The Way Things Are Supposed to Be

I lift my left fist. It hovers inches from the door, my arm a right angle. I move it back, as if to knock, but for some reason or another it doesn’t land, and I think briefly that my muscles stopped working, and then I realize I am afraid. We are supposed to talk. I move my fist back. My hand collapses against my thigh.

I lean back against the wall. I slump down to the floor, stretch my right leg out so my shoe grazes the opposite wall, and bend my left knee. I tilt my head, then straighten it. I switch legs. I try to look cool, disinterested. I bite the skin flaking off around my thumb nail. I don’t know why I told him in the first place. I switch legs. Will you quit biting? I lean my head back.

David opens the door. “I didn’t hear you knock,” he says.

I climb to my feet, take off my shoes. As usual, I climb over the back of the loveseat and sit down. I cross my legs. David asks if I want a drink, and he brings out two wine glasses. I hold mine by the stem. I take a sip. It’s cold, smooth. David lights a tiny red candle that’s supposed to smell like apples but doesn’t. I adjust my fingers to cradle the cup in my palm with the stem extending between my first and middle fingers. I take a sip. David usually sits on the bigger couch, in a seat adjacent to mine, but tonight he sits in a chair across the room. I uncross my legs. I take a sip. I chew on my thumb. Stop that. I want him closer, I want to curl my body against the armrest and pretend it’s his chest. I want to kiss him and the thought is smooth. I cross my legs. I wait.

“You’re really cool,” he says. I look up at him, then down at the floor, then at my index finger tracing circles in the condensation forming on my glass. “But I’m not gay.”

I take a sip, another, another. I bite my thumb. I uncross my legs. I try to look cool. Stop biting! My face feels hot, and it might be embarrassment but it could be the wine; disinterested. It doesn’t matter. I take a sip. I tilt my head back, and the liquid slides down my throat. The ice cube drifts lazily towards my lips, then clatters abruptly against the bottom of the cup. I cross my legs. I want to kiss him, but the thought is ice this time. I place the empty wine glass on the folding table, next to the candle that’s supposed to smell like apples but doesn’t.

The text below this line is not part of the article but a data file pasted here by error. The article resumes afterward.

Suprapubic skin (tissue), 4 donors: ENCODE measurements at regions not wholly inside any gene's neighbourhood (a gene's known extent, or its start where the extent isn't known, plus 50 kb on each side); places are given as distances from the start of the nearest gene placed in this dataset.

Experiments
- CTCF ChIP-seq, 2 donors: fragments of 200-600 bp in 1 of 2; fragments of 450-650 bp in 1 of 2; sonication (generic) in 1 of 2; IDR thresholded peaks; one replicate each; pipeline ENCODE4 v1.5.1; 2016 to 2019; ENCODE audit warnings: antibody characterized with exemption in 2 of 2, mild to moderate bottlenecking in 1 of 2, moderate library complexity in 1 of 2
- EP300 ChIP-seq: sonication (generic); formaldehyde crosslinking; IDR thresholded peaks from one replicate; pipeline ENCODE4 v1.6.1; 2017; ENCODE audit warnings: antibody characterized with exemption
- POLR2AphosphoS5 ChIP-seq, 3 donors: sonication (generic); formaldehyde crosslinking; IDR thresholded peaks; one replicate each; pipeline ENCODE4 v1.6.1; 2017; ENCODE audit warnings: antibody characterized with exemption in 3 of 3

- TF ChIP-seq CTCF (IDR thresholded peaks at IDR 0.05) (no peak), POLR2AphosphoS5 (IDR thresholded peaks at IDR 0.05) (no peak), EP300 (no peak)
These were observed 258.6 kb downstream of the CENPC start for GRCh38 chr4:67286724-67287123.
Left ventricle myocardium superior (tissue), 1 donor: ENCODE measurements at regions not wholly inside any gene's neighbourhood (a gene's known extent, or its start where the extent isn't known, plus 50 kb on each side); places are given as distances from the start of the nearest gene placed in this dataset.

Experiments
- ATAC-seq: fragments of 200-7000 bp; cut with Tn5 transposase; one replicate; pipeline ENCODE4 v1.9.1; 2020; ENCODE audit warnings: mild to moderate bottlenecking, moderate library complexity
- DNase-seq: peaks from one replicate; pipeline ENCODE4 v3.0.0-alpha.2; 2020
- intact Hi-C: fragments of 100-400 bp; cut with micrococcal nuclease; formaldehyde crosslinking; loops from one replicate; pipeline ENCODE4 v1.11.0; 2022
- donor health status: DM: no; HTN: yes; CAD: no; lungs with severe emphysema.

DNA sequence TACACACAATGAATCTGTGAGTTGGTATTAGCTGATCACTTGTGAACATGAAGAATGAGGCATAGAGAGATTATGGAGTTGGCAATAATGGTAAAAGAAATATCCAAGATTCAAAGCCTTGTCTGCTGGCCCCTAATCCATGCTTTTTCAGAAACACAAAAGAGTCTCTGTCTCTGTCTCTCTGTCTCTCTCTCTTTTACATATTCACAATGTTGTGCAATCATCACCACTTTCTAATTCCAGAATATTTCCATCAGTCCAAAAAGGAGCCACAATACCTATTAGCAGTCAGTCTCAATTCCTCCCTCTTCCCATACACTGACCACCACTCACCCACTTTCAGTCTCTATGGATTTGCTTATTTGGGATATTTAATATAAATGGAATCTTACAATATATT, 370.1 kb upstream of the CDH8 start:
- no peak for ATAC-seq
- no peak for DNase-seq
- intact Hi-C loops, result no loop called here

“Okay,” I say. I’m blushing. It’s not the wine, certainly. I look at him again, then down again. I fidget with the button on my left shirt sleeve. Suddenly the button is very interesting. I try to look disinterested in everything else but the button. I try to look cool, but I probably look like a cherry. I bite my thumb and it tastes like metal. I keep chewing. I uncross my legs. I tilt my head back. I try to look cool. “That’s what I thought you’d say.” Disinterested. I want to kiss him. I want. I want. I want, more desperately this time.

David shrugs. “It’s not fair.” I cross my legs. I look at him, then at the floor. “I would date you. You know, if you were a girl.” I look at the wine glass next to the candle that is supposed to smell like apples but doesn’t; I want to shatter it, but I don’t. 

In some other universe, I grab the glass and smash it against the floor. In some other universe, David lights a tiny candle that’s supposed to smell like apples and does. In some other universe I stop chewing on my goddamn skin; and in some other universe my fist collides with the door; and in some other universe I was born a girl and stayed that way; and in some other universe I meet his gaze and we kiss. But my thumbnail is wet with spit and blood and the room smells like a match, like burning, and the wine burns in my stomach, and David’s eyes burn into the top of my head, and my breasts burn under my shirt. I uncross my legs. I fidget with the button on my shirt sleeve. I try to look cool but I am on fire. I try to look disinterested but I am cherry-red. I try to stop wanting to kiss him. I try to stop wanting to be a man. I climb over the loveseat, put on my shoes. My left hand hovers inches from the doorknob.

AUTHOR

Kieran DeMelfi is a software engineer from southeast Pennsylvania, but his first love is writing. He writes about mental illness, being transgender, and body horror. He is thankful to everyone who reads his work and to all those people who have given him something to write about.

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